I have received many of these crosses from him through the years. To my amazement, it was a beautiful sight to watch them in the air. The Karp when crossed with the Bygraves have become 100% easier to handle. The pigeons kitted very well together and would fly for hours with plenty of roll, even making breaks, which I never have seen from the Karp birds when Les flew them solely.
II) Changing this family from markings into Mottles and Whitesides.
As you recall, the first Red spangle cock that I received and cured of canker was the foundation bird of my family of pigeons. I mated a son from him with a Yellow hen that Les gave me. I bred two sets of Red Mottles from them. As soon as Les saw the mottles, he was amazed. Les thought the markings were beautiful and encouraged me to continue breeding them. I thought it over and with the assurance from Les, decided to create a family of these mottles. Les told me he never raised any mottles, and in all of the time I have known Les, I never saw a Mottle in his loft.
I kept crossing the pigeons with one another and every so often, I would get a mottle in either Red or Yellow. Both of the original Karp and Bygraves crossed birds were marked with beards, spangles, bald, piebald, rosewing, etc. all mixed patterns.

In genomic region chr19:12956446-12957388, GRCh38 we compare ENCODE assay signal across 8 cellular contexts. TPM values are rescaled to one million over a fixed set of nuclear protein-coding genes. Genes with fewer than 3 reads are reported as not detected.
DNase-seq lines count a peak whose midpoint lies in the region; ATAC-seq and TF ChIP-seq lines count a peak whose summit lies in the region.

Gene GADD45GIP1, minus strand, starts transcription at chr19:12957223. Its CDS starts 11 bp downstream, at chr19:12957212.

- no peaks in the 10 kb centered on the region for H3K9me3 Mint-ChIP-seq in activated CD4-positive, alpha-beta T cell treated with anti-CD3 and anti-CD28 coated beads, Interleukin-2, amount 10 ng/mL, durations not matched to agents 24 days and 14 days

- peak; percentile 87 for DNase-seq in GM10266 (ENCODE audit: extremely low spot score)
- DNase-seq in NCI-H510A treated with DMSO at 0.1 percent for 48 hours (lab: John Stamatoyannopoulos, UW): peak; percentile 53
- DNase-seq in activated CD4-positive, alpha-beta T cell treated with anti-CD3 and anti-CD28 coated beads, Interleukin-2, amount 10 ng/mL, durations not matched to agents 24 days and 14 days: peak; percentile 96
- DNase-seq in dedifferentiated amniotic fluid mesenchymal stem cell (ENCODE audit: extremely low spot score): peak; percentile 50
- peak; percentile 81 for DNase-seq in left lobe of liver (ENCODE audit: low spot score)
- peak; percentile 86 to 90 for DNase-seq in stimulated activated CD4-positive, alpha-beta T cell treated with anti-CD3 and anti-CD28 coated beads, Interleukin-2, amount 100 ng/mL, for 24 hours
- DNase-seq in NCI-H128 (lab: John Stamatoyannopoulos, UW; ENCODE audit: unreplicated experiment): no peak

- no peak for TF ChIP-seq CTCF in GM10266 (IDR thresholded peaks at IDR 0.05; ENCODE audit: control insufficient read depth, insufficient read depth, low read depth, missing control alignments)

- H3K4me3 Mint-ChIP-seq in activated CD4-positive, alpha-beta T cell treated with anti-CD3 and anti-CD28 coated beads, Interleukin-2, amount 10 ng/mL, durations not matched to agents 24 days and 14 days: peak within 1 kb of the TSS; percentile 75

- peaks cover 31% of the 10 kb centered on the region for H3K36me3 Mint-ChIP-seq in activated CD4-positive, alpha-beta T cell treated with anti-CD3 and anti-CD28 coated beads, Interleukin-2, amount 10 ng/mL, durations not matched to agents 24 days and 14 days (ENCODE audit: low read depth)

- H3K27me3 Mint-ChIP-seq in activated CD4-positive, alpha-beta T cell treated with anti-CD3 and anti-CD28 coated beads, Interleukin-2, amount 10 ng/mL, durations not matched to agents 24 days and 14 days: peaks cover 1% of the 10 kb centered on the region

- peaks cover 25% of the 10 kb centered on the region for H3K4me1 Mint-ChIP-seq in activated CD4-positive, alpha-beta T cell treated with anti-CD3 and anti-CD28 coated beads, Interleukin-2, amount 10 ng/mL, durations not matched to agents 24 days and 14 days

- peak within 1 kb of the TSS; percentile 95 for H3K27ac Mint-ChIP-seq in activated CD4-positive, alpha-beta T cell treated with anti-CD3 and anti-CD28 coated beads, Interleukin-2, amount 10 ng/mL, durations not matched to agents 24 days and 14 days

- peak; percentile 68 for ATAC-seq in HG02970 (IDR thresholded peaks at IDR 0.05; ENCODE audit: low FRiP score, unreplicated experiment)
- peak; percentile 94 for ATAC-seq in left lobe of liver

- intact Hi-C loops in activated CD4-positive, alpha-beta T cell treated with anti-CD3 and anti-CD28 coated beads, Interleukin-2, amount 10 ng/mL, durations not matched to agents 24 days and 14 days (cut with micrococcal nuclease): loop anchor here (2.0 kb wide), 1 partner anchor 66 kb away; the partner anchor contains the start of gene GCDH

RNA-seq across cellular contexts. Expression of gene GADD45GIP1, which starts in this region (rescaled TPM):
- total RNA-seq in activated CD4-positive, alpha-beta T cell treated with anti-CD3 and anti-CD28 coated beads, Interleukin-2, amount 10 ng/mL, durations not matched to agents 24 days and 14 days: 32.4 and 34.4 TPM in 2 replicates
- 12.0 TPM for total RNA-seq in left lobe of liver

It has taken me over 30 years of breeding this family before I could confidently say I have a loft of Mottles and Whitesides. Through the process of inbreeding these mottles, I also get Whitesides from them, but they are not in perfect marking.
In the very beginning, when I started breeding the Mottles, I want to mention that Chandler Grover, who lived close to me at the time, also helped and gave me some Reds and Yellows that were from the Les Manz family that I used in my breeding project.
Originally, the Les Manz birds had all colors in their eyes; yellows, orange, bull, pearl, etc. However, by inbreeding for all of these years I get nothing other than straight gravel grey, pearl eyes. This family has produced only gravel grey, pearl eyes for the past sixty years, and they only produce Reds and Yellows.III) The sad part.
My best friend and mentor Les Manz passed away in the winter of 1976. I remember clearly, when he called me on a Monday to come to his house and take possession all of his flyers, as he could no longer take care of them. Les has fallen on the ice three times the previous week and was very ill. I told Les I would hold his birds for him until spring when he would probably feel better. Les said no, that he was not going to get any better.
Les passed away the end of that week on a Saturday.
During the week, just before his death, actually it was the same day I took possession of les’s flyers, He also asked me to crate up all of his breeders and then asked me to take them all over to his brother Russell who lived nearby, which I promptly did.